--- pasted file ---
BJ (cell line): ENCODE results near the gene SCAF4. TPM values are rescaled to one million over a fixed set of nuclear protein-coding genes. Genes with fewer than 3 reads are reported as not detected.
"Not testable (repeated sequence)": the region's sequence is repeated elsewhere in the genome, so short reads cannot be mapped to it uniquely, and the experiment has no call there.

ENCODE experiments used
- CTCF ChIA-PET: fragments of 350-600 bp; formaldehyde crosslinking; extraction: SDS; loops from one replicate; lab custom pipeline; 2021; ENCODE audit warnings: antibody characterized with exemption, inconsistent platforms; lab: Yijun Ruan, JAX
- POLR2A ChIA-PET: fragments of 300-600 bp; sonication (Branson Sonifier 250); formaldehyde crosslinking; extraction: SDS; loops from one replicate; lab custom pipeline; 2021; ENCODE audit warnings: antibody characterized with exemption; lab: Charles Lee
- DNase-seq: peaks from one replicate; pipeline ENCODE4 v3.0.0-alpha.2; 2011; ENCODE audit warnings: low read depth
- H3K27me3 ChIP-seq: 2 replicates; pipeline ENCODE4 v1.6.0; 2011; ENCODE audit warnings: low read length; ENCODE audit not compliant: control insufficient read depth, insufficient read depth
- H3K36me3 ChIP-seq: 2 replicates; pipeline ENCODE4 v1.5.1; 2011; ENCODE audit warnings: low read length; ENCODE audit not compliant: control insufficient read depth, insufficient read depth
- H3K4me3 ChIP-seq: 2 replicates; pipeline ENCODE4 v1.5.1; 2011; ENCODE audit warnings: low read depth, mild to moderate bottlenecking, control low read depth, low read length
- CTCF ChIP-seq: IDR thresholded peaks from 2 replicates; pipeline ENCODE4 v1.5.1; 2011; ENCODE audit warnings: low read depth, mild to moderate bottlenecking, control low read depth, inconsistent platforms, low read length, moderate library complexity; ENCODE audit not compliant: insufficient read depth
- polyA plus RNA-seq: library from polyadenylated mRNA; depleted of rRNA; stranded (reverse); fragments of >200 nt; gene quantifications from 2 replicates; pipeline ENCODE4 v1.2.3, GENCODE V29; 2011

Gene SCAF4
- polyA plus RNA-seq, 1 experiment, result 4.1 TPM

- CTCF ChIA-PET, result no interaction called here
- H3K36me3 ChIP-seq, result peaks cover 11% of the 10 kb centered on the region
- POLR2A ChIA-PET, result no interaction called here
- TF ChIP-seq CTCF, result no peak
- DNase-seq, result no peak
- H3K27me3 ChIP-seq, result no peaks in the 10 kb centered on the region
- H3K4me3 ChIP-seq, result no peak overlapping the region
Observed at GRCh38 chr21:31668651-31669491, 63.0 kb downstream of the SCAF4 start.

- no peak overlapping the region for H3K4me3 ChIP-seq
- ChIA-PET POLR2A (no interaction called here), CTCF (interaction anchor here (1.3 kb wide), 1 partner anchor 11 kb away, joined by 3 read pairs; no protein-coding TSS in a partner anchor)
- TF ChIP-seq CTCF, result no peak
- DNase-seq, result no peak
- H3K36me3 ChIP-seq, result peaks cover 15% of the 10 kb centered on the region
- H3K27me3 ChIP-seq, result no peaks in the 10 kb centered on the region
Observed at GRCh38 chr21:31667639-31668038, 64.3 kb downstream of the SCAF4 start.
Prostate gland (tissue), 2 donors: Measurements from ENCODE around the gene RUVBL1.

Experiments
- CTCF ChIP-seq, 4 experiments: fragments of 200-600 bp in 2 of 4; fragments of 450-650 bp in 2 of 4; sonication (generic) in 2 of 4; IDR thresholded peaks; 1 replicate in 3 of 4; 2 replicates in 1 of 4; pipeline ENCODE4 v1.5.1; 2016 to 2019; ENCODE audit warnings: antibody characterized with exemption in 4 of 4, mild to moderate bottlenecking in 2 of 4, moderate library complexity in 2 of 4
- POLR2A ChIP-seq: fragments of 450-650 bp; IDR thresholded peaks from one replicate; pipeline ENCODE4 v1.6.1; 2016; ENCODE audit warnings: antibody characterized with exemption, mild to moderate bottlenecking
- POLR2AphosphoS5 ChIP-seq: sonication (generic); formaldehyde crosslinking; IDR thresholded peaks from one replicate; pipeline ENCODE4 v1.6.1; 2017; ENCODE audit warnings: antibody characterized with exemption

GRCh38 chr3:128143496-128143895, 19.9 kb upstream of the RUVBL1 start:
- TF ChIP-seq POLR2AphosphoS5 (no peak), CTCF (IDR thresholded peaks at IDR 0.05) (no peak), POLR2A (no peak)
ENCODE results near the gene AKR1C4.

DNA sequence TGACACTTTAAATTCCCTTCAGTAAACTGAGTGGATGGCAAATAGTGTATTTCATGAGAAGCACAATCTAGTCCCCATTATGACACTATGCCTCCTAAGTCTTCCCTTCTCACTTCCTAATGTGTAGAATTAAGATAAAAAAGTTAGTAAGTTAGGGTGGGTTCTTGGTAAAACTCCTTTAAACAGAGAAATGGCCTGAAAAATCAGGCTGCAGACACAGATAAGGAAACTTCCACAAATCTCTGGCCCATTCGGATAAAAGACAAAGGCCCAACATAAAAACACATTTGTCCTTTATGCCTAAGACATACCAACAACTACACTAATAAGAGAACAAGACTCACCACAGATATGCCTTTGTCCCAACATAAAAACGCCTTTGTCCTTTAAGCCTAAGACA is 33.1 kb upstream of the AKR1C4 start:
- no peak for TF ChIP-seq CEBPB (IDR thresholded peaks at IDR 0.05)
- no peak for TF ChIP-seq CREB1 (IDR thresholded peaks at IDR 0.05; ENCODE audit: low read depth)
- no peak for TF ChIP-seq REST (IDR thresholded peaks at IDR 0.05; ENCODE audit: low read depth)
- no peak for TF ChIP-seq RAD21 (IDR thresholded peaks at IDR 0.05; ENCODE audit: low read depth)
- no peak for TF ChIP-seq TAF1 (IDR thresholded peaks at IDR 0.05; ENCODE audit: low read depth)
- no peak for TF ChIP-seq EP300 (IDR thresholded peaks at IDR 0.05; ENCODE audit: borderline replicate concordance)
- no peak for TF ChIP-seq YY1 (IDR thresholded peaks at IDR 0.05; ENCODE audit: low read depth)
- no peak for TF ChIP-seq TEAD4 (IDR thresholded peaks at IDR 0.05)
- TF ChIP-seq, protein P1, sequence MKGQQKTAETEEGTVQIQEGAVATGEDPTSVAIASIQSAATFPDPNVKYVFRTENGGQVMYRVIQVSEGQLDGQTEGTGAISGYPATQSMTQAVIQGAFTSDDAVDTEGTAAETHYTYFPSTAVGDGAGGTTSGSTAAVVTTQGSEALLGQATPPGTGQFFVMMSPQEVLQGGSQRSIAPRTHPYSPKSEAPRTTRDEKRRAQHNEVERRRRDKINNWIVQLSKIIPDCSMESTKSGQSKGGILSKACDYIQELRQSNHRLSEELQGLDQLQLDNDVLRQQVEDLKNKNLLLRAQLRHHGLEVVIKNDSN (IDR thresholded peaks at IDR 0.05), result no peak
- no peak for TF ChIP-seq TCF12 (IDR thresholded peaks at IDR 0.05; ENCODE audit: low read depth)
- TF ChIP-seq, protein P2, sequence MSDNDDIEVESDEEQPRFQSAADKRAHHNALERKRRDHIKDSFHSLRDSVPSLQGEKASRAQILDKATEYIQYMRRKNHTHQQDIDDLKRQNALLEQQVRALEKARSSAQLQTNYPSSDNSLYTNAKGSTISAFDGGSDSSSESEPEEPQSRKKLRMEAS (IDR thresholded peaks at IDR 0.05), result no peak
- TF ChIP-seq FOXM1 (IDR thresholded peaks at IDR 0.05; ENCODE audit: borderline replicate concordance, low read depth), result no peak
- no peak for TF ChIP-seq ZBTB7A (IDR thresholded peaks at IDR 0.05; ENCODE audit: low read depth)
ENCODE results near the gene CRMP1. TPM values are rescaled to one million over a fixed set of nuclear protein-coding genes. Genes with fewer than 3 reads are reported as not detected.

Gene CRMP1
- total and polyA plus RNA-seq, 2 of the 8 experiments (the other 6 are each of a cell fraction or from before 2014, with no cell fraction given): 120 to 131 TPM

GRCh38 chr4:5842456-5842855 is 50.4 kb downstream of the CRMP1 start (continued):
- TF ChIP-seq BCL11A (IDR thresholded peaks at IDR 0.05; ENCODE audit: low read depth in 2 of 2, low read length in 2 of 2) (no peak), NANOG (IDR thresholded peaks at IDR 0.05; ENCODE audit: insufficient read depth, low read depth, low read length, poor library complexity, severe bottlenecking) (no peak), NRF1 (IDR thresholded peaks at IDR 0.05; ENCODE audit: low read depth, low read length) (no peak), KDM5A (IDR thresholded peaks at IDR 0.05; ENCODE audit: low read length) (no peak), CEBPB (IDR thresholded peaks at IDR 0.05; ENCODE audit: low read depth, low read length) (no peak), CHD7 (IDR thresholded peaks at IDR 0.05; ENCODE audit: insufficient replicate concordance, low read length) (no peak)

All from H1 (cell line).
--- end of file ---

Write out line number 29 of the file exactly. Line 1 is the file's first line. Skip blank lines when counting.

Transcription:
Prostate gland (tissue), 2 donors: Measurements from ENCODE around the gene RUVBL1.